Tuesday, September 27, 2011

The Phantom Creeps (1939)

The Phantom Creeps was produced by Universal Pictures and directed by Ford Beebe and Saul A. Goodkind.  Commonwealth Pictures was a motion picture company that dealt with the redistributing and reissuing of films and shorts but played no part in actually producing the serial.  The screen play was written by George Plympton who also wrote screenplays for some other favorites of mine such as The Green Hornet (1940), Flash Gordon Conquers the Universe (1940), Holt of the Secret Service (1941), Superman (1948), Batman and Robin (1949) and many, many others.  The serial stars Bela Lugosi as Dr. Zorka/Dr. Zane, Robert Kent as Capt. Bob West, Dorothy Arnold as reporter Jean Drew, and Edward Van Sloan (sans German accent) as Jarvis the spy chief.

Dr. Zorka is an inventor, but not your average inventor.  He invents things like an "invisibility belt" that can render the wearer invisible to the human eye.  He's the creator of one of the most evil looking, remote control robots that I've ever seen.  And, he's invented some little metal disks that attract exploding mechanical spiders which cause anyone in their vicinity to fall into a state of suspended animation.  Of course all these items use the power harnessed from a piece of meteorite that Zorka had previously recovered.

For some reason (potentially lots of money) Zorka doesn't want to share these discoveries with the U.S. Government, so his ex-partner Dr. Mallory (Edwin Stanley) and Zorka's wife (Dora Clement) call the military intelligence officers themselves.  After the doctor sabotages the government plane with his exploding spiders, not realizing his wife was also on board, the plane crashes and his wife is killed.  Zorka goes mad  and vows revenge on everyone and becomes intent on ruling the world.  After faking his own death in an automobile accident, and with the help of his inept assistant Monk (Jack C. Smith) who whines about getting caught and sent back to prison in practically every chapter, Zorka uses his "invisibility belt", becoming "The Phantom", to move around unnoticed and prevent the Feds from gaining access to his devices.  And, at the same time he tries to stay one step ahead of a gang of international spies, who lead by Jarvis (Van Sloane), are trying to steal his secrets and the meteorite fragment from which he extracts the element that powers all his inventions.

So what we end up with is Zorka trying to track down the "mystery box" containing his stolen meteorite which changes hands so many times, I forget who ends up with it.  Monk gets shot by the Feds and the spies so many times throughout the serial I lost count.  And of course you have Bela Lugosi putting one hundred percent effort into yet another role that he could have just slugged through half-heartedly.  But that's not the way he works.  As a matter of fact he looked like he was really enjoying this role.  You'll do a little moaning and groaning, and maybe roll your eyes a few times.  There are a few over-exaggerated gestures and over the top moments, but they just add a little fun to the overall viewing experience.  Dorothy Arnold is cute as the news reporter trying to get a scoop, but she's no Lois Lane.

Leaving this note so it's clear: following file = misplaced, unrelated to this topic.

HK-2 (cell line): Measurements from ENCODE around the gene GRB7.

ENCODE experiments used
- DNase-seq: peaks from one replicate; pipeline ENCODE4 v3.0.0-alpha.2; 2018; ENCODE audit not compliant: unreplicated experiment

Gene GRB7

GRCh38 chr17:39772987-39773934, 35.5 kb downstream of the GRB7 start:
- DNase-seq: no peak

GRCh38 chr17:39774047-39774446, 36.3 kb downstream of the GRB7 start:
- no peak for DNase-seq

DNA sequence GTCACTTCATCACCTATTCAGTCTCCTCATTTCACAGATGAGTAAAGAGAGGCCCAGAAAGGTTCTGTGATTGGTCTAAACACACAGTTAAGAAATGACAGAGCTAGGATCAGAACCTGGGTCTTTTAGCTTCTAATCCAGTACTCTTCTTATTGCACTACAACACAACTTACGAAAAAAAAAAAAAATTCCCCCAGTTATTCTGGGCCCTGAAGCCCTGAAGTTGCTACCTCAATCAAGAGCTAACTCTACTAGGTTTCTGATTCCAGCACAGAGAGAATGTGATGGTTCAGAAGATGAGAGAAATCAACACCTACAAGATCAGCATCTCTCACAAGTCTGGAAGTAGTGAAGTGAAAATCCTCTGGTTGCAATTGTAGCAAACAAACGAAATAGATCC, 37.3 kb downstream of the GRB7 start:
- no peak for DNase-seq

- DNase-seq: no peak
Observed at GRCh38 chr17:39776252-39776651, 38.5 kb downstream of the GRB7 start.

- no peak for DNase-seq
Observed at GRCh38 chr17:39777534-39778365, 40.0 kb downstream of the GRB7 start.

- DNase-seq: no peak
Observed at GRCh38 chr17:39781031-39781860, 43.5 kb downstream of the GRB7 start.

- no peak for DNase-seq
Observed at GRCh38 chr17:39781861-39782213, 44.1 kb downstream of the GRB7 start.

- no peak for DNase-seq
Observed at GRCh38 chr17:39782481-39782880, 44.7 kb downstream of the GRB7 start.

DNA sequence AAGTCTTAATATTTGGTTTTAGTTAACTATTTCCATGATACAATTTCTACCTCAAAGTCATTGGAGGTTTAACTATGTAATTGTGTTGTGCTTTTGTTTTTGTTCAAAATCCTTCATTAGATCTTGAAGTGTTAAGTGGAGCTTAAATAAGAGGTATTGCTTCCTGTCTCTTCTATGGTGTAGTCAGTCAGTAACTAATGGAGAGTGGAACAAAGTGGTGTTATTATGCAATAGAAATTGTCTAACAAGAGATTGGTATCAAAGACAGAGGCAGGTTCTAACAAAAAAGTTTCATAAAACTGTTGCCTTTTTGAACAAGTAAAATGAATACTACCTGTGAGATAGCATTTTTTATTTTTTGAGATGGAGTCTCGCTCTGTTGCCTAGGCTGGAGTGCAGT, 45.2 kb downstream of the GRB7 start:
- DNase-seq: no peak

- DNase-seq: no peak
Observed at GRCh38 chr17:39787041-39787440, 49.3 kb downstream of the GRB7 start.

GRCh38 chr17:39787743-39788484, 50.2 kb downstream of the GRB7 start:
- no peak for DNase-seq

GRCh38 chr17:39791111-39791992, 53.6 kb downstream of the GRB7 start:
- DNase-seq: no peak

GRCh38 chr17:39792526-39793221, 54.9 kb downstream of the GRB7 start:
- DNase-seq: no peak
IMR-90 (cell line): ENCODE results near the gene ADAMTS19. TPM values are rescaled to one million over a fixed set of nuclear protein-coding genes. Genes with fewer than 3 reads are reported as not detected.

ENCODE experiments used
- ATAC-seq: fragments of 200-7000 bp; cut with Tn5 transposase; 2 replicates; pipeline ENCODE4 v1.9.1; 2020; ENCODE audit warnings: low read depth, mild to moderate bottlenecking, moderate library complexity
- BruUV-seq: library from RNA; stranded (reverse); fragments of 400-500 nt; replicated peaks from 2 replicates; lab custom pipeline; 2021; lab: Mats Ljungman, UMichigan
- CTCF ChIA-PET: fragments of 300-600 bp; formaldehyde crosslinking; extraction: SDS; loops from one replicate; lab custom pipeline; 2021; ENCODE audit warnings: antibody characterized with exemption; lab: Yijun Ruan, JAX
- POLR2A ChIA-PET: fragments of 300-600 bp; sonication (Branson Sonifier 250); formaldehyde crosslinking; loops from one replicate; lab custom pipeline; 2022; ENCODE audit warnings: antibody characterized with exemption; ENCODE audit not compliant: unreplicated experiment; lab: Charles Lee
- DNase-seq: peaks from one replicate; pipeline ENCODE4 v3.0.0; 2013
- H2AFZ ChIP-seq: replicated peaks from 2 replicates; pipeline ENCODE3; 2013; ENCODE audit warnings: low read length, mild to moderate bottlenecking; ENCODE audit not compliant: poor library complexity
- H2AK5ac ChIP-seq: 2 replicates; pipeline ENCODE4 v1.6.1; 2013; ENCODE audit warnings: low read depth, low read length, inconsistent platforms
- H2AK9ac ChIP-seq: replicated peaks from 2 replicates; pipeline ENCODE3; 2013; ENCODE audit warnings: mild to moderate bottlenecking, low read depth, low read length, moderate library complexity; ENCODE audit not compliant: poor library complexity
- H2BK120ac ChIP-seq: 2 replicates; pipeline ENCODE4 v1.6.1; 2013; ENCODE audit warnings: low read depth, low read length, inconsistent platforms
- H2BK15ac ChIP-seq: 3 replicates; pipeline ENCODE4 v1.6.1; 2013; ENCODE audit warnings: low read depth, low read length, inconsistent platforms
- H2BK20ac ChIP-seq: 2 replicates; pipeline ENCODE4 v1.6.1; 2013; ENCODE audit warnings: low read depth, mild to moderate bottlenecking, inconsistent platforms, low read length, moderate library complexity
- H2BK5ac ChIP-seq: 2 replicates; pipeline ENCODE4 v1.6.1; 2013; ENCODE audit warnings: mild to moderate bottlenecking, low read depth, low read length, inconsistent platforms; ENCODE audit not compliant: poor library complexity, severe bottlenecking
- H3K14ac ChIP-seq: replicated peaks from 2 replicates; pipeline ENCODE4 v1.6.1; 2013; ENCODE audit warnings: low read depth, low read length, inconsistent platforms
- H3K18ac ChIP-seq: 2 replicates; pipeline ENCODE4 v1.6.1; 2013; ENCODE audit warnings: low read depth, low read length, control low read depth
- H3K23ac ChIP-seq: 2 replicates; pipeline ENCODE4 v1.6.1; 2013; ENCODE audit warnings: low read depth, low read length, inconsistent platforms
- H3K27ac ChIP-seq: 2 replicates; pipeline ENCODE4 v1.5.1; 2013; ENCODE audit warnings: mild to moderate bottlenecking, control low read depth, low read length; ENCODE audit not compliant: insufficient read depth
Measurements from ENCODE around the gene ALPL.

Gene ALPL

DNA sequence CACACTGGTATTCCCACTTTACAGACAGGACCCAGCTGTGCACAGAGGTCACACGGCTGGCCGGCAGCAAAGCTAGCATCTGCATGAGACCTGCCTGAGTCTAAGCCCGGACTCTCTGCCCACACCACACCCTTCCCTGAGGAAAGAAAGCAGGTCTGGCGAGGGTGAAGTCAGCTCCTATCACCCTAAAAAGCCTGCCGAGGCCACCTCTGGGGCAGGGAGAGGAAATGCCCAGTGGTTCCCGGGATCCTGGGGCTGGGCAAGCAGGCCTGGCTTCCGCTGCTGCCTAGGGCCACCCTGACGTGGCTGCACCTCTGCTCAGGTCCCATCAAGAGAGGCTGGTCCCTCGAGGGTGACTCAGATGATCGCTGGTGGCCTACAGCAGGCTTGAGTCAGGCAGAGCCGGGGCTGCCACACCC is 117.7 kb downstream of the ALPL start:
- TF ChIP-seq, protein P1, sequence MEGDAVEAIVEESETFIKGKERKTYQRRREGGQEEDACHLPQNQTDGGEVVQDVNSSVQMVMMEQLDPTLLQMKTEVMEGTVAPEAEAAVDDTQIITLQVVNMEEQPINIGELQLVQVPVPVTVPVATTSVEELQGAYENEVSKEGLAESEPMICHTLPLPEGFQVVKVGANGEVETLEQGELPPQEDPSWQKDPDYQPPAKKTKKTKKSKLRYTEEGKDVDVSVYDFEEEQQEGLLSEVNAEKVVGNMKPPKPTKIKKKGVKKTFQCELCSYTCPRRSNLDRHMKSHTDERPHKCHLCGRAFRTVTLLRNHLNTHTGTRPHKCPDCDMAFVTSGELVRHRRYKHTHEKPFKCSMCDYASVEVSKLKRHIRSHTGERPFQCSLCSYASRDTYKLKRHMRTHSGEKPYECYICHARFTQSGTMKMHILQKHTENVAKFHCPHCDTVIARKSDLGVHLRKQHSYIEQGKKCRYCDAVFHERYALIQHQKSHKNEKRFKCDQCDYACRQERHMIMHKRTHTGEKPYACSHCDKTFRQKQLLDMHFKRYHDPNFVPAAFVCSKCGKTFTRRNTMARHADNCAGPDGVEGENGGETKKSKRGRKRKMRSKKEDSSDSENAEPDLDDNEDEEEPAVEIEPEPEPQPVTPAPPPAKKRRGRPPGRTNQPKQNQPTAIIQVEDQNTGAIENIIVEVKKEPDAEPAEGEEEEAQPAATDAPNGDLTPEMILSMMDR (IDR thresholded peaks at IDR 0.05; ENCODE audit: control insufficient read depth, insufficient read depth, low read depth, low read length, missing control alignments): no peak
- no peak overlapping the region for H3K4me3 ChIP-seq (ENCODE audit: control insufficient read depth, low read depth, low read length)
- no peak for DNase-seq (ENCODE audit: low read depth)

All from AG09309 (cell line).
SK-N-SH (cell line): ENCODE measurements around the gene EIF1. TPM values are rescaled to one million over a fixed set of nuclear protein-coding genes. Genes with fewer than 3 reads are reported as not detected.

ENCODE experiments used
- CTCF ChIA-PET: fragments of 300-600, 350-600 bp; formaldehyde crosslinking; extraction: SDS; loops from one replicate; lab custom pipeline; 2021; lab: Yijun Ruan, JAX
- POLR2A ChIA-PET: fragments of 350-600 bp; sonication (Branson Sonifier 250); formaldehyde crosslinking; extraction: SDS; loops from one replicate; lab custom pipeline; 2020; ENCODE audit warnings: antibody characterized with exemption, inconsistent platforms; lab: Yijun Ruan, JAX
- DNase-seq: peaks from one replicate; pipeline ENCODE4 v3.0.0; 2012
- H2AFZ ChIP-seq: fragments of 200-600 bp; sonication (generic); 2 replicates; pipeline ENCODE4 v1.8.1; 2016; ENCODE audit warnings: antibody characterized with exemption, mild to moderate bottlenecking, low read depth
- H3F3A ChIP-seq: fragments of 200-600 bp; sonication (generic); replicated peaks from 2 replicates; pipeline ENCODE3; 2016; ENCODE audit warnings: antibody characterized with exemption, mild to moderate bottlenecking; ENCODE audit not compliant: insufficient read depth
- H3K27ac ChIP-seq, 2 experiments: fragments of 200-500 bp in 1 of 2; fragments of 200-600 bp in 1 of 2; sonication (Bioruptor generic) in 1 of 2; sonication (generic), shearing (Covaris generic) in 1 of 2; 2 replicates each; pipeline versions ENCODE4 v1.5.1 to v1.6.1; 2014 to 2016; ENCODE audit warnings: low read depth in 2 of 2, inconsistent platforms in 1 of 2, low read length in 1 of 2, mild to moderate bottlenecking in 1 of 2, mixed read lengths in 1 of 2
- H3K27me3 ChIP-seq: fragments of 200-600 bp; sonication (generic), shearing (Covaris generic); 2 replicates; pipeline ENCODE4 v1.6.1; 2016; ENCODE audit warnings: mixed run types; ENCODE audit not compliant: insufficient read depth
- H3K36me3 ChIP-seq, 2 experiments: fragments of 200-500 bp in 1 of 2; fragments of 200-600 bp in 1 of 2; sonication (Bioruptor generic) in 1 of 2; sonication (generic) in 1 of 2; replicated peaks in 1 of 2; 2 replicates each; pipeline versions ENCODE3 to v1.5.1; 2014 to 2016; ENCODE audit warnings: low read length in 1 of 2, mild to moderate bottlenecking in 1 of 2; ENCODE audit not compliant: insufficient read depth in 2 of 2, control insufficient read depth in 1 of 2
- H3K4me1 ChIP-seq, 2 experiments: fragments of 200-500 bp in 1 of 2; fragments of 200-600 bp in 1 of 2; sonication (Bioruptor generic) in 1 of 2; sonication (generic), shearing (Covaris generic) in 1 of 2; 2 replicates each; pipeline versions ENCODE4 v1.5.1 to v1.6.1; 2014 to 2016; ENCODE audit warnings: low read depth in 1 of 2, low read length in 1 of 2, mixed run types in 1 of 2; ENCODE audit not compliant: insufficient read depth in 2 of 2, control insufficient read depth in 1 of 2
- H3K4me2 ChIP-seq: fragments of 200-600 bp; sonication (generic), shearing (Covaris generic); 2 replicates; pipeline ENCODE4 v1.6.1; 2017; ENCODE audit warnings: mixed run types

There's lots of stock footage of building fires and explosions.  In one scene a train gets derailed and wrecked and I'm pretty sure it's the same scene that's in Sherlock Holmes and the Voice of Terror (1942).  And I think I caught a glimpse of a very young Lee J. Cobb as a demolition crew foreman in one of the last chapters (maybe someone can verify that for me).  The serial's chock full of fist fights, car chases and crashes, the giant robot dispensing a few beatings (at one point the military gets involved), and impossible escapes from certain death scenarios.  At one point there's a plane crash and one of the G-men just carries someone out of the wreckage, dusts himself off, and goes about his business.  Like I said, it's a little rough in some spots but gets better towards the end so try to stick with it.

When Zorka really goes over the edge and starts bombing just about everything he sees, laughing hysterically, you see Lugosi at his best.

You never know what you'll learn watching some of these classics.  For instance, I never knew that Dr. Zorka was responsible for the Hindenburg disaster!!  Serials are so educational and informative.

Overall it's a fun serial to watch, and Lugosi fans will certainly appreciate his work.  I know I did ...


  1. I'm really not a fan of the classic horror genre, but.. you have peaked my interest.

  2. Dawn - It's kind of a sci fi/horror mix. Very tame by today's standards, but it is fun to watch. And like I said Bela Lugosi always puts everything he has into his performances, no matter how small or cheesy the role ...

  3. I haven't seen this one, but that is a great-looking robot! Looks as if it's part art deco, part African mask (it reminds me a bit of the tree monster from the film "From Hell It Came" -wonder if there was any influence?). I love Bels in just about anything he does; he really did put his heart into his work.

  4. GOM - If you like Bela like I do you'll enjoy this serial. He's great in it.

    For people who aren't big fans of his it might fall a little flat ...

  5. For everyone's enjoyment I found the entire film (unedited) on YouTube...


  6. Thanks for the link DJ. it looks like the feature length version edited from the serial. It should give people a pretty good feel for how most of the story unfolded.